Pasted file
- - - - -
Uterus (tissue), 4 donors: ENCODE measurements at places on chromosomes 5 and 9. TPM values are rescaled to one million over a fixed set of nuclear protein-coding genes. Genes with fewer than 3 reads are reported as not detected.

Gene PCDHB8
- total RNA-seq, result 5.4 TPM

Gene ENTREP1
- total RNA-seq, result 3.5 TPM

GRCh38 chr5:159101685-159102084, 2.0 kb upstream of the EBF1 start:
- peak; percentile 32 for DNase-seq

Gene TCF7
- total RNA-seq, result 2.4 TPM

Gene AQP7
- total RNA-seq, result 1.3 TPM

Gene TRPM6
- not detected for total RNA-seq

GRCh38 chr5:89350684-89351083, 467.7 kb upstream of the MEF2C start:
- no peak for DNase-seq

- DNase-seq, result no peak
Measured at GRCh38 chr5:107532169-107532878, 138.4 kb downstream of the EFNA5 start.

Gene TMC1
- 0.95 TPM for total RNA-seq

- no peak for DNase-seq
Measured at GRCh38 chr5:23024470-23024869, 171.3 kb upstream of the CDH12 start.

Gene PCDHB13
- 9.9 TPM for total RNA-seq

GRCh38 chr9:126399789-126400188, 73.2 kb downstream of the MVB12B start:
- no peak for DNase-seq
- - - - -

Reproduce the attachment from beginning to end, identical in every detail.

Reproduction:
Uterus (tissue), 4 donors: ENCODE measurements at places on chromosomes 5 and 9. TPM values are rescaled to one million over a fixed set of nuclear protein-coding genes. Genes with fewer than 3 reads are reported as not detected.

Gene PCDHB8
- total RNA-seq, result 5.4 TPM

Gene ENTREP1
- total RNA-seq, result 3.5 TPM

GRCh38 chr5:159101685-159102084, 2.0 kb upstream of the EBF1 start:
- peak; percentile 32 for DNase-seq

Gene TCF7
- total RNA-seq, result 2.4 TPM

Gene AQP7
- total RNA-seq, result 1.3 TPM

Gene TRPM6
- not detected for total RNA-seq

GRCh38 chr5:89350684-89351083, 467.7 kb upstream of the MEF2C start:
- no peak for DNase-seq

- DNase-seq, result no peak
Measured at GRCh38 chr5:107532169-107532878, 138.4 kb downstream of the EFNA5 start.

Gene TMC1
- 0.95 TPM for total RNA-seq

- no peak for DNase-seq
Measured at GRCh38 chr5:23024470-23024869, 171.3 kb upstream of the CDH12 start.

Gene PCDHB13
- 9.9 TPM for total RNA-seq

GRCh38 chr9:126399789-126400188, 73.2 kb downstream of the MVB12B start:
- no peak for DNase-seq